Just like every other genre of film, anime has its clichés. It's unavoidable, especially when you consider the wealth of product put out over the years. From big bustlines and New Romantic-era hairdos to man/machine mash ups and the inevitable power mad villain, these tired truisms require a level of advanced artistry to work and work well. Sure, thirty years ago, a filmmaker could get away with androgynous heroines with as much cleavage as butt kicking acumen, fey warriors who resemble combat ready Blitz kids, mechanical men marred by emotion, and endless end of the world/post-apocalyptic scenarios (including the occasional influx of supernatural monsters and their minions). But today, you've got to offer more for the standard manga translation buck. Enter Appleseed, long considered a classic by those who make the cinematic category their passion. Oddly enough, it's not the story elements that demand such consideration. They're relatively old hat. No, what turns this take on humanity hanging on the edge of bio-engineered extinction is the spellbinding CG animation, which when combined with Shinji Aramaki's excellent direction, overrides the otherwise tired narrative facets at play.
Deunan Knute is a legendary soldier sent out into the wastelands of the world. She is mythic in her military skill, responsible for the deaths of many enemy troops. Left all alone when her boyfriend Briareos Hecatonchires headed out into the field, never to return, she has since been living on the edge of destruction, entire mechanical armadas seemingly after her head. When she is finally captured, it is not by the bad guys. Instead, the ESWAT team of the utopian city of Olympus takes her in and informs her of the role she plays in their current society. Deunan's mom and dad were instrumental in the development of the 'bioroids', a synthetic human that, while important to preserving peace and prosperity in the metropolis, have no ability to love or reproduce. Factions within the military want the robots destroyed. Members of the governing committee have other plans for the man-machines. Given the quest of finding the key to the bioroids survival, Deunan begins a journey that finds her reunited with Briareos (or what is left of him), discovering more clues about her past, and helping to undermine the entire fabric of Olympus from the inside. Naturally, only she can stop the impending Armageddon as well.
Once you get past the stylized approach to the animation, the smoothed out design that renders all the characters like simplified avatars in an early '90s videogame, Appleseed delivers, big time. It's an exceedingly brilliant combination of future shock set-up and old school moralizing, a deconstruction of what it means to be human rendered in tech tones so slick that you often forget you're watching a cartoon. Better by leaps and bounds that other all CG offerings, Appleseed excels because of scope and the rendering of same. There is density and detail present in every single shot, from a close-up of a character preparing for battle to the sprawling post-modern metropolis built out of glitter and glass. The movement is modified, combining realistic (almost rotoscoped) action with the standard splashy anime shortcuts. Infused with a story that occasionally trips over itself and voice acting that gives you a real sense of the seriousness - and silliness - of the concepts involved, you wind up with an experience so energetic and all encompassing that you really don't mind the occasionally missteps.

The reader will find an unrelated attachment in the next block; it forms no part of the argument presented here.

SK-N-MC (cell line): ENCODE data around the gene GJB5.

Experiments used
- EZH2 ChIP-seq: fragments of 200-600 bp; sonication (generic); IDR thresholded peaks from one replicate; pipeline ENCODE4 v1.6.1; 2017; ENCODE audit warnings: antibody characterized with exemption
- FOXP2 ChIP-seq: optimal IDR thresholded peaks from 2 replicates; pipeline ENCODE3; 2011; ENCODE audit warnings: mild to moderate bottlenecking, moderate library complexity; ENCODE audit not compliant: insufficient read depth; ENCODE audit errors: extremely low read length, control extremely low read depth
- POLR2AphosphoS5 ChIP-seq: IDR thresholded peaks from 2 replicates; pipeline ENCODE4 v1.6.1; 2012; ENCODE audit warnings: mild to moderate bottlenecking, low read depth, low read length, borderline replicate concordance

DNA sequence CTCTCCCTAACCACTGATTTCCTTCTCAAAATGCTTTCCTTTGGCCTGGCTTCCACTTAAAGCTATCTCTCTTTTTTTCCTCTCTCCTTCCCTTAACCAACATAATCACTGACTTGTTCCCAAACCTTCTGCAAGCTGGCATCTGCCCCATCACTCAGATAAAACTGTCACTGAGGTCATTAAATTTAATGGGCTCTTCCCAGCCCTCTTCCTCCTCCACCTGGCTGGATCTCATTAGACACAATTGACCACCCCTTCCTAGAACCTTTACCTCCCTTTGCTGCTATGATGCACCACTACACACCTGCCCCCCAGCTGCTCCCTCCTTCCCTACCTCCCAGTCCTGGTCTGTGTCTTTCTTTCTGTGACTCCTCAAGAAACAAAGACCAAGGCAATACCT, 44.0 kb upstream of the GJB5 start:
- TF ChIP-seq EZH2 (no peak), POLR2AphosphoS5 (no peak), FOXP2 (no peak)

Where, exactly, does Appleseed go wrong (and we won't even mention the less than faithful adaptation of the source material)? Well, for one, we really want more of the backstory on Deunan's beau Briareos Hecatonchires. We hear snippets of his situation - taken to the war zone, being left for dead, now resurrected as a Robocop like killing machine - but why can't he be "bioroided" back into human form? Why must our heroine romance a non-humanoid mechanical man? Also, we need more information to help sort out his obviously mixed motivations. While not giving too much away, Briareos does something that stands in such stark contrast to his apparent personality that the throwaway line of dialogue re: intent is just not enough. We need more. In fact, it's the same for almost every character except Deunan. Her lingering issues get raked over and over the cinematic coals while other intriguing elements like Hitomi, the robot hating Hades, and chief villain Gen. Uranus are rather undeveloped.